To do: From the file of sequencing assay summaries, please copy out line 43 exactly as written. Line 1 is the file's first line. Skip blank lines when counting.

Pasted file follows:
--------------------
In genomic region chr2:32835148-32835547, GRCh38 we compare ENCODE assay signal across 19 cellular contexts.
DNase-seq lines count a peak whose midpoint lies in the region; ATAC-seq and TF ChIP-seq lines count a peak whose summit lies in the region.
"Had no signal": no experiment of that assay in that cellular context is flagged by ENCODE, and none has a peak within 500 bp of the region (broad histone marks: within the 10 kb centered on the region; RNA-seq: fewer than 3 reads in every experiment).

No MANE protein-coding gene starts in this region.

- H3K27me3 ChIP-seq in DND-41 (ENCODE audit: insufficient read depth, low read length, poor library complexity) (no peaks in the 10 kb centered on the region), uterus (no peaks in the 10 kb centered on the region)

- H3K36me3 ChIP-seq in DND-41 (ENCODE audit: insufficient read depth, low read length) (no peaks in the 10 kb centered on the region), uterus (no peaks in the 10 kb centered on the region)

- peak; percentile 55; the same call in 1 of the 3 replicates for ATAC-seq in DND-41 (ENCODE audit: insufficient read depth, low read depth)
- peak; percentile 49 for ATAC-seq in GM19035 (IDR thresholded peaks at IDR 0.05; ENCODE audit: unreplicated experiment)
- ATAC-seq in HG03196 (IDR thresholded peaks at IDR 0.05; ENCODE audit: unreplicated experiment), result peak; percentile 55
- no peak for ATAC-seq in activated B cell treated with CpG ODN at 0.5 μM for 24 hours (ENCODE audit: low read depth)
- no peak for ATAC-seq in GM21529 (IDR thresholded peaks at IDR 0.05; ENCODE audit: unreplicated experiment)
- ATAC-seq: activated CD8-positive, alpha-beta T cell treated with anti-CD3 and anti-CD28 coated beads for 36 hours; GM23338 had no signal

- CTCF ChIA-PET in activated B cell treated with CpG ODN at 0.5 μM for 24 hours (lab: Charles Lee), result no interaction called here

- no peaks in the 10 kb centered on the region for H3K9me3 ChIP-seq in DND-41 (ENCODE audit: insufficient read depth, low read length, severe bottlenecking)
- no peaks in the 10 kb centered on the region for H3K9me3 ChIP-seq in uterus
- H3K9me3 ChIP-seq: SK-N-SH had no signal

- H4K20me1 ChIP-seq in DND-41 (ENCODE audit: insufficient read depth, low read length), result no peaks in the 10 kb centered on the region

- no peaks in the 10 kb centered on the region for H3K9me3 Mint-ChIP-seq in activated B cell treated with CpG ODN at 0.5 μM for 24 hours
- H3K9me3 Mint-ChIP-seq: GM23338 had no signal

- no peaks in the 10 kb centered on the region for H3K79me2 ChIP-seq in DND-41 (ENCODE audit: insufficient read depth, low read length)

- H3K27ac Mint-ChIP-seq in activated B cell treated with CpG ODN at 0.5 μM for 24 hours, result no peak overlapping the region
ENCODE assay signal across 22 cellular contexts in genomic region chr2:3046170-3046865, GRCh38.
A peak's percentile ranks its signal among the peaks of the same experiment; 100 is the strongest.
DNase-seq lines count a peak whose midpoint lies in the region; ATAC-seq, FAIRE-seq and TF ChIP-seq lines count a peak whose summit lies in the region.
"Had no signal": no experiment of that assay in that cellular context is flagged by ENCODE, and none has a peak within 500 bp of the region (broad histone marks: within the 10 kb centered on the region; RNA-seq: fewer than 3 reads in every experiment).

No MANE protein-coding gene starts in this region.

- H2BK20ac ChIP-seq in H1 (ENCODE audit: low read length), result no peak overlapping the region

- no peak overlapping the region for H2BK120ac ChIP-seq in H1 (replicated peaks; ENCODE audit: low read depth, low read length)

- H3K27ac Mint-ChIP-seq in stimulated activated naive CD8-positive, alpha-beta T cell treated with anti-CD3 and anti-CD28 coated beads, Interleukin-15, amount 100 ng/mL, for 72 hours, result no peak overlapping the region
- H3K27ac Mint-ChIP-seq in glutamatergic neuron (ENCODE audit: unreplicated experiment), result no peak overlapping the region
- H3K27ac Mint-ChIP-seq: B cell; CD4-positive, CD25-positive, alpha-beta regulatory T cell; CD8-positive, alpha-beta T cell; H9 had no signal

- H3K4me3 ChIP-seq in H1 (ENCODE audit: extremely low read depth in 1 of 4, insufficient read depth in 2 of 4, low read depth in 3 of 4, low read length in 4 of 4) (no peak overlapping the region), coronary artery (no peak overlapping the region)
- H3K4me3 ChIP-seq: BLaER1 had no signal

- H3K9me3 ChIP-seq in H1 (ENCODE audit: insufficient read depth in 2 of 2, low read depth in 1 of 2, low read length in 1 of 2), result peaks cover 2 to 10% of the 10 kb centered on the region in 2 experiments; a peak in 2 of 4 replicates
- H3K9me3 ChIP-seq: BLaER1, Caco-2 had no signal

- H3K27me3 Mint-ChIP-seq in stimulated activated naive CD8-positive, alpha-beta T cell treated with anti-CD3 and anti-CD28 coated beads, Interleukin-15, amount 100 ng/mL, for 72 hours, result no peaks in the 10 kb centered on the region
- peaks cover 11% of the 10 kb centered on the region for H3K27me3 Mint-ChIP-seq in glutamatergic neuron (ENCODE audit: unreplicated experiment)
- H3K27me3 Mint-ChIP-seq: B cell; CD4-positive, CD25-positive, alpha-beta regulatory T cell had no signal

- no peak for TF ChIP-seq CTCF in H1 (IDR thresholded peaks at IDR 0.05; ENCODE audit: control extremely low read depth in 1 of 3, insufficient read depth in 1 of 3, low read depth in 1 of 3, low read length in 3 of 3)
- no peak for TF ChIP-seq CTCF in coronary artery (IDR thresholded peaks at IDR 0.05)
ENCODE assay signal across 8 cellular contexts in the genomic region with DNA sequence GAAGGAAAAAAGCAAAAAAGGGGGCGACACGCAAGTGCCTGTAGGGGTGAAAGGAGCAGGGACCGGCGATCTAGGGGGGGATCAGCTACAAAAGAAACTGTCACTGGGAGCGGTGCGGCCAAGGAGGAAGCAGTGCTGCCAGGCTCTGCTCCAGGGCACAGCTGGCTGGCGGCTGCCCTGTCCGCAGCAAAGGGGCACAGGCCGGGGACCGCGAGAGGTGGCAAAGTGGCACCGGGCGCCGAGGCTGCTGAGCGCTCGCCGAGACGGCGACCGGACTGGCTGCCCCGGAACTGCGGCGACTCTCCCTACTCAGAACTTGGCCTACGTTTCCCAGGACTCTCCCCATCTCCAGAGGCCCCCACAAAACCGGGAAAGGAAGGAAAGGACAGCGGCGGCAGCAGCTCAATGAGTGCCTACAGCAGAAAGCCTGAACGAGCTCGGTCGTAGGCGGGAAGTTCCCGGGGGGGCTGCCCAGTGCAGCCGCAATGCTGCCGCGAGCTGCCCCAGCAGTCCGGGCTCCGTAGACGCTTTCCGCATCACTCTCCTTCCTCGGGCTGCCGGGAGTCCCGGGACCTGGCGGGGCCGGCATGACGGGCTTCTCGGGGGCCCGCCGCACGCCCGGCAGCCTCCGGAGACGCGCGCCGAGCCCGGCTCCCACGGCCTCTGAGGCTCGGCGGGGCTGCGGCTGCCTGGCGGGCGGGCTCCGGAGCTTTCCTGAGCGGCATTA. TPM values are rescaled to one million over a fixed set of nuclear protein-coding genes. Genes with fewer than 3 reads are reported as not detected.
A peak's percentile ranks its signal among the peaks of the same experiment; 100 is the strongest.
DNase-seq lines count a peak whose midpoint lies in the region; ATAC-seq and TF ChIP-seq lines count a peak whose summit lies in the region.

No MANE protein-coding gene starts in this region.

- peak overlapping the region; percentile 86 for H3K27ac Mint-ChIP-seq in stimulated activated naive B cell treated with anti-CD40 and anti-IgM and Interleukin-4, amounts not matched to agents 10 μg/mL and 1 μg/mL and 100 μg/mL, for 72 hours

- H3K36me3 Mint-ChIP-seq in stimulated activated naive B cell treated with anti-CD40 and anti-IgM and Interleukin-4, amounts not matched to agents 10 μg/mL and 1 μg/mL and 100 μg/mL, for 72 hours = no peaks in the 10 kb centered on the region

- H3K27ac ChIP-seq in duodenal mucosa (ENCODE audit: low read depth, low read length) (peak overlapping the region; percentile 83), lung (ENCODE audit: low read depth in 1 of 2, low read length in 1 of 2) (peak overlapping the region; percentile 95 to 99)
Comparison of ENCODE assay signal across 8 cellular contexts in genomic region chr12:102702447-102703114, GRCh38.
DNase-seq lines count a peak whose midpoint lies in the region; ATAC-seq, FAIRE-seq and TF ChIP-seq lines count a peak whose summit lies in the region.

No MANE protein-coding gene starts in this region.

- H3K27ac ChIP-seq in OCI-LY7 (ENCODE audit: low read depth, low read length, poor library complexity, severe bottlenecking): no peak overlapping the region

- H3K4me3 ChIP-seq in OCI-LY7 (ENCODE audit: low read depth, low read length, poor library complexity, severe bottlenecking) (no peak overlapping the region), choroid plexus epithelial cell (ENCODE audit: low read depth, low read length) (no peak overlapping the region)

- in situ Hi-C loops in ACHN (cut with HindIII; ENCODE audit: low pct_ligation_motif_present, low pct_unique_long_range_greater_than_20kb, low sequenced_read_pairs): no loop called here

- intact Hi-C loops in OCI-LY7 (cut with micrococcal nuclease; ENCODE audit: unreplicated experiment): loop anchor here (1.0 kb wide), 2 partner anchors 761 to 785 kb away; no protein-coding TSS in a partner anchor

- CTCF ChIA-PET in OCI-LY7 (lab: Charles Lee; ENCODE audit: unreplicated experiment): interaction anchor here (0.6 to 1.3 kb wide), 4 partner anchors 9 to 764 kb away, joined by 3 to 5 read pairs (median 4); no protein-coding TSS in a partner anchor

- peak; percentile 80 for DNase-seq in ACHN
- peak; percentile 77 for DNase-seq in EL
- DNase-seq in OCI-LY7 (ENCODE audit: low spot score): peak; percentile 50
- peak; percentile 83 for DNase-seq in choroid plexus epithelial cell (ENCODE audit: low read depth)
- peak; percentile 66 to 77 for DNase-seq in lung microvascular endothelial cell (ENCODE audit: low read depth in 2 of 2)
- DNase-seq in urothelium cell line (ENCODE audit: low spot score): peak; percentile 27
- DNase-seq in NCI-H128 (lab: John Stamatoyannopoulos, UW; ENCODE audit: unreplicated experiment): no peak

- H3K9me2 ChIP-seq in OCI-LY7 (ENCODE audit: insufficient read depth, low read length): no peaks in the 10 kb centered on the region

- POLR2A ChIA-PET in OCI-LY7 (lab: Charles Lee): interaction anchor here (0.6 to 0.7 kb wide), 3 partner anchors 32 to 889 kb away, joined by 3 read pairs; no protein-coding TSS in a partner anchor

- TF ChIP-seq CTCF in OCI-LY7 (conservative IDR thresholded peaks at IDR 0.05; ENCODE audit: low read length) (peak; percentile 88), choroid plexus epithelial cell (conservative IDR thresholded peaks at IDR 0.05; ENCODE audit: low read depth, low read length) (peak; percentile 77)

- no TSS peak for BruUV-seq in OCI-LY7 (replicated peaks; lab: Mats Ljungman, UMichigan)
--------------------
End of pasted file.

DNase-seq lines count a peak whose midpoint lies in the region; ATAC-seq and TF ChIP-seq lines count a peak whose summit lies in the region.